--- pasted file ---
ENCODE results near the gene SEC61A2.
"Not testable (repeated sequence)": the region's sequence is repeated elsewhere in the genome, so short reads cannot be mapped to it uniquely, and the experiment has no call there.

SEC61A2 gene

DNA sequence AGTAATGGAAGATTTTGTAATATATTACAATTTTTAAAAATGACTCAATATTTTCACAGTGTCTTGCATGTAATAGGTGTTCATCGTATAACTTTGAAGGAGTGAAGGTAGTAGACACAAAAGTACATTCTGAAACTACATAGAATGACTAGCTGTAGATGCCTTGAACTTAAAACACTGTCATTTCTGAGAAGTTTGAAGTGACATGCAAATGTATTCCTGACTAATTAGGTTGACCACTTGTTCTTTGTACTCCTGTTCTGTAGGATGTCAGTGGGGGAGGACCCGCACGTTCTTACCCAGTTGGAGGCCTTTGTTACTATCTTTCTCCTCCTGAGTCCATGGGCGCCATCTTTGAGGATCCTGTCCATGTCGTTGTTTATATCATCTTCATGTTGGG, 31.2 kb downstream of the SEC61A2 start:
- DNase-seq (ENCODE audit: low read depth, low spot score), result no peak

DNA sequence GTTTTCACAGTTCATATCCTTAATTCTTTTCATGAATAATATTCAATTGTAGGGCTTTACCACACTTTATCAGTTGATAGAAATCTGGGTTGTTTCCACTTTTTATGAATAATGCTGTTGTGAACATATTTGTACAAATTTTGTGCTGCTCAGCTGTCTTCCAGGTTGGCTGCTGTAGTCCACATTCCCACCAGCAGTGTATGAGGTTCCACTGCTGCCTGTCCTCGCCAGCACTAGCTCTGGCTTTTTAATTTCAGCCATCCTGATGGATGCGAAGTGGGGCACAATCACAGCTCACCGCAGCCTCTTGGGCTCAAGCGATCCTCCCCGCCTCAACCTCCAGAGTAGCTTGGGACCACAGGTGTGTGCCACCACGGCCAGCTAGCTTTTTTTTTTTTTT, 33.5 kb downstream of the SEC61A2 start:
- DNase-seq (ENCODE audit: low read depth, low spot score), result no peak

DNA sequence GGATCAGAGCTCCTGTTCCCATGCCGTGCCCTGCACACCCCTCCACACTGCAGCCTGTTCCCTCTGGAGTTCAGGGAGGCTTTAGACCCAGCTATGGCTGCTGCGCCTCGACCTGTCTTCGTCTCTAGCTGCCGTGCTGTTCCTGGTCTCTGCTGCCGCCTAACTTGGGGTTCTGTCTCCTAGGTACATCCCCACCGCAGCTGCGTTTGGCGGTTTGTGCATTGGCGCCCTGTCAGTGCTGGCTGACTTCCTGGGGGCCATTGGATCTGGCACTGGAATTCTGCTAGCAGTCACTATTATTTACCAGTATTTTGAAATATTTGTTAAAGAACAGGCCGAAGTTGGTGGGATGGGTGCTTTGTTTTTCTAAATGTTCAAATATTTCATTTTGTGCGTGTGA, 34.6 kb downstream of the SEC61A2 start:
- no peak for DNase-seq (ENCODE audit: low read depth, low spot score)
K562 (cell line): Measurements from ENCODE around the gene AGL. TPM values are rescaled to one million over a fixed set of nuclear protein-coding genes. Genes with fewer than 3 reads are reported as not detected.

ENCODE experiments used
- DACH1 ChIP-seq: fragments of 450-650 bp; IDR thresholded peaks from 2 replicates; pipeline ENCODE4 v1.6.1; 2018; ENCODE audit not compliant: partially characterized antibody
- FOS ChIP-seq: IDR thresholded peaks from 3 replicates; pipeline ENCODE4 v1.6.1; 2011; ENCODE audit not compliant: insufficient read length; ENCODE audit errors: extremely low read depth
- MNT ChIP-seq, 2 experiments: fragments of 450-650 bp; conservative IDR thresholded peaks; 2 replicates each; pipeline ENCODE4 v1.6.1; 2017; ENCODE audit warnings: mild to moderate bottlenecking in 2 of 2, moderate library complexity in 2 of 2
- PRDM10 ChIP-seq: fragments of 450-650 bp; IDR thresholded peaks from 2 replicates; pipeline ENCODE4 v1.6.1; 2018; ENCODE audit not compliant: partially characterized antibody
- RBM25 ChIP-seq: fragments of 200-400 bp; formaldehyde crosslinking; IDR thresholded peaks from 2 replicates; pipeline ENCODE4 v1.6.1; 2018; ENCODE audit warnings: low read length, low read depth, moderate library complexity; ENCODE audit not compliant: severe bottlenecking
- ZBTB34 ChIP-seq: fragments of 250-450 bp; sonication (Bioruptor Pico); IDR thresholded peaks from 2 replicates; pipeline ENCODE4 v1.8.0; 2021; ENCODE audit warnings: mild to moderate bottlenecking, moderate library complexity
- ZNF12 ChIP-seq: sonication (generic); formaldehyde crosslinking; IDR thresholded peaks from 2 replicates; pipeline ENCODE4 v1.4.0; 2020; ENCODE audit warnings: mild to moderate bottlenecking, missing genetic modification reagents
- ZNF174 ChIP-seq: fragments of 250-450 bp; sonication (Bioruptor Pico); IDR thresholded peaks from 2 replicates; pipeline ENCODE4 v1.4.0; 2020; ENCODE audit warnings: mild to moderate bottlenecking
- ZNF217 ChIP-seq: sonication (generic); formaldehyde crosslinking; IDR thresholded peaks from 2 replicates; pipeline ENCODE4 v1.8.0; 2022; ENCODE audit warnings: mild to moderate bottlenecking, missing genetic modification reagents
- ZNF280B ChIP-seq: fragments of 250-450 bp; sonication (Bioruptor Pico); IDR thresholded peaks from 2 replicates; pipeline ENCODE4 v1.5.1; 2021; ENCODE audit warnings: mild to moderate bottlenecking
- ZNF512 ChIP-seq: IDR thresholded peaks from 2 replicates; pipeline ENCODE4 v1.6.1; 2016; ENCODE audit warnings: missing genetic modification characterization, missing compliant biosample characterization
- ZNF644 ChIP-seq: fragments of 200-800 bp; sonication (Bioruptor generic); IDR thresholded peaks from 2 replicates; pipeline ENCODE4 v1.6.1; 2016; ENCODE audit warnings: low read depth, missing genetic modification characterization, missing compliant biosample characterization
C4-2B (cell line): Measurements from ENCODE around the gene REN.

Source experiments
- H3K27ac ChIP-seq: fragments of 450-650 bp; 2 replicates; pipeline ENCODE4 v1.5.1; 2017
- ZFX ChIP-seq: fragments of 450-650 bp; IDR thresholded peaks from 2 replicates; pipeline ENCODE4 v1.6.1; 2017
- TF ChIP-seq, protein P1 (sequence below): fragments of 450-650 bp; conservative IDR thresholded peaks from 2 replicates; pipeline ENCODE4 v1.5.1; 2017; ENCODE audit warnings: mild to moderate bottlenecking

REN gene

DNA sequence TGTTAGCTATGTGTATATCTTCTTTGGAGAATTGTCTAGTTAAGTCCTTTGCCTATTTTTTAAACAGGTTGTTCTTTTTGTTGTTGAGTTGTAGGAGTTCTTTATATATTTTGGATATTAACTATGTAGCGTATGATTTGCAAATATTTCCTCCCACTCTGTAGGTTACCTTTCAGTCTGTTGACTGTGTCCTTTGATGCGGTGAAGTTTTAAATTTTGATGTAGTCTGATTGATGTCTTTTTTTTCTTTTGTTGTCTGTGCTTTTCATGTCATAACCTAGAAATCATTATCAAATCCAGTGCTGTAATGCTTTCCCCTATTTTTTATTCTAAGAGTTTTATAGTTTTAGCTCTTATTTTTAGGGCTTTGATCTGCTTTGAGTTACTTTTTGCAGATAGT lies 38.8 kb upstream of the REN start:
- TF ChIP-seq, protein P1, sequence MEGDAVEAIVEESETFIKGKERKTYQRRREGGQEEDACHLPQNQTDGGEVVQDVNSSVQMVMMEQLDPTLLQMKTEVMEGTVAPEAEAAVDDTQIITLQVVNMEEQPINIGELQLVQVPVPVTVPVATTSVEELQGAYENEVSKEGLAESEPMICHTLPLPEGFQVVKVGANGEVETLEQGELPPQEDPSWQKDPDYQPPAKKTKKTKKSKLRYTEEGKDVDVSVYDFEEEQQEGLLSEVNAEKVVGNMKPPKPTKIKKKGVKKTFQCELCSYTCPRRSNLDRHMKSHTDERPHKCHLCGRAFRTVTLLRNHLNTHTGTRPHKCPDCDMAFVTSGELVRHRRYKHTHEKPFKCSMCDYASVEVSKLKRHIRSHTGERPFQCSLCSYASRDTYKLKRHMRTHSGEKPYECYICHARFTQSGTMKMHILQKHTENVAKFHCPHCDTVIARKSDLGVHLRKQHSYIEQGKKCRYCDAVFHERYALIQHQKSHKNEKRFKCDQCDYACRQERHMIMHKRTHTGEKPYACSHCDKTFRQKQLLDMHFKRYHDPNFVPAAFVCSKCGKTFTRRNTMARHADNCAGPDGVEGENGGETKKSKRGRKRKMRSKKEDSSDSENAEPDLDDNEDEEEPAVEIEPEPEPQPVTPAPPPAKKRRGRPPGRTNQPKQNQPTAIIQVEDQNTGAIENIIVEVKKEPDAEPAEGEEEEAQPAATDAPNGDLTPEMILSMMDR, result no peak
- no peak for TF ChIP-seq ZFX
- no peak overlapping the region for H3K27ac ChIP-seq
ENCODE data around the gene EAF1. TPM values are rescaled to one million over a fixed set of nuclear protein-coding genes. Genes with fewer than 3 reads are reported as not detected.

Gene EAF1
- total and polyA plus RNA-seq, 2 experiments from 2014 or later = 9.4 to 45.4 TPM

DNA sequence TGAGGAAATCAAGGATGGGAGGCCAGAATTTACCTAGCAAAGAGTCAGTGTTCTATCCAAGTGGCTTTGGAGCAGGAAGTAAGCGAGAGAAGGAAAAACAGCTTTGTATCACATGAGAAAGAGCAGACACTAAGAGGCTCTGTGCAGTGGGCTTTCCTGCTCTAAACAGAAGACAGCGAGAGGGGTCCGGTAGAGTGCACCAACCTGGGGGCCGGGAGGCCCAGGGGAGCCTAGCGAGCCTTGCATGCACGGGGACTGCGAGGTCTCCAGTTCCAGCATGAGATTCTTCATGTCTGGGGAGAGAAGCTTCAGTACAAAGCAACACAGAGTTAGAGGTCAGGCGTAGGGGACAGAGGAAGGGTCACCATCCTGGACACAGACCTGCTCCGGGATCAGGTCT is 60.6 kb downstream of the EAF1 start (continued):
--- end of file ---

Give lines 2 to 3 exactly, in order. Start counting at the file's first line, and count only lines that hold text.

"Not testable (repeated sequence)": the region's sequence is repeated elsewhere in the genome, so short reads cannot be mapped to it uniquely, and the experiment has no call there.

SEC61A2 gene